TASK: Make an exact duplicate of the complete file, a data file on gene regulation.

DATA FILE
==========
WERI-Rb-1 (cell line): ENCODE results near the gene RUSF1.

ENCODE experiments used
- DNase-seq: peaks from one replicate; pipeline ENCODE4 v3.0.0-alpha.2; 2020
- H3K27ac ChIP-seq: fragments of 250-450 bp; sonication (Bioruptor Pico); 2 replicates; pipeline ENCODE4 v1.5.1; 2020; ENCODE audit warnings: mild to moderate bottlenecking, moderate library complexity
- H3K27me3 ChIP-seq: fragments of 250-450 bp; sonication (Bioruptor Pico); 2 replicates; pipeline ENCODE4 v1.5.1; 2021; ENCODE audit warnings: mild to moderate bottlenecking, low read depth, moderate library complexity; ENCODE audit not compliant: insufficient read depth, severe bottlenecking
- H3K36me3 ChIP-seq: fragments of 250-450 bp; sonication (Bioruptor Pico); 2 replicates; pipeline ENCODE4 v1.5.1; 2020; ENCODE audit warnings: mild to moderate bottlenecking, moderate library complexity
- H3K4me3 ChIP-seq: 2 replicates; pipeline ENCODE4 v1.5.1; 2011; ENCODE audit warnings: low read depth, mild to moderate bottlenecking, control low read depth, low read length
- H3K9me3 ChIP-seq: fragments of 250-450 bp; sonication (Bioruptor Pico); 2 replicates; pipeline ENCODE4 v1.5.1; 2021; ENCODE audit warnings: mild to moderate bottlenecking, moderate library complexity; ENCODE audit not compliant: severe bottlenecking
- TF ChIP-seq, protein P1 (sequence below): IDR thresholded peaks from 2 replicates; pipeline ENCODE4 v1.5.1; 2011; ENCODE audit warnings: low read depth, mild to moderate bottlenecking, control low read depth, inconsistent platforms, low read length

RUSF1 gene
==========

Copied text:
WERI-Rb-1 (cell line): ENCODE results near the gene RUSF1.

ENCODE experiments used
- DNase-seq: peaks from one replicate; pipeline ENCODE4 v3.0.0-alpha.2; 2020
- H3K27ac ChIP-seq: fragments of 250-450 bp; sonication (Bioruptor Pico); 2 replicates; pipeline ENCODE4 v1.5.1; 2020; ENCODE audit warnings: mild to moderate bottlenecking, moderate library complexity
- H3K27me3 ChIP-seq: fragments of 250-450 bp; sonication (Bioruptor Pico); 2 replicates; pipeline ENCODE4 v1.5.1; 2021; ENCODE audit warnings: mild to moderate bottlenecking, low read depth, moderate library complexity; ENCODE audit not compliant: insufficient read depth, severe bottlenecking
- H3K36me3 ChIP-seq: fragments of 250-450 bp; sonication (Bioruptor Pico); 2 replicates; pipeline ENCODE4 v1.5.1; 2020; ENCODE audit warnings: mild to moderate bottlenecking, moderate library complexity
- H3K4me3 ChIP-seq: 2 replicates; pipeline ENCODE4 v1.5.1; 2011; ENCODE audit warnings: low read depth, mild to moderate bottlenecking, control low read depth, low read length
- H3K9me3 ChIP-seq: fragments of 250-450 bp; sonication (Bioruptor Pico); 2 replicates; pipeline ENCODE4 v1.5.1; 2021; ENCODE audit warnings: mild to moderate bottlenecking, moderate library complexity; ENCODE audit not compliant: severe bottlenecking
- TF ChIP-seq, protein P1 (sequence below): IDR thresholded peaks from 2 replicates; pipeline ENCODE4 v1.5.1; 2011; ENCODE audit warnings: low read depth, mild to moderate bottlenecking, control low read depth, inconsistent platforms, low read length

RUSF1 gene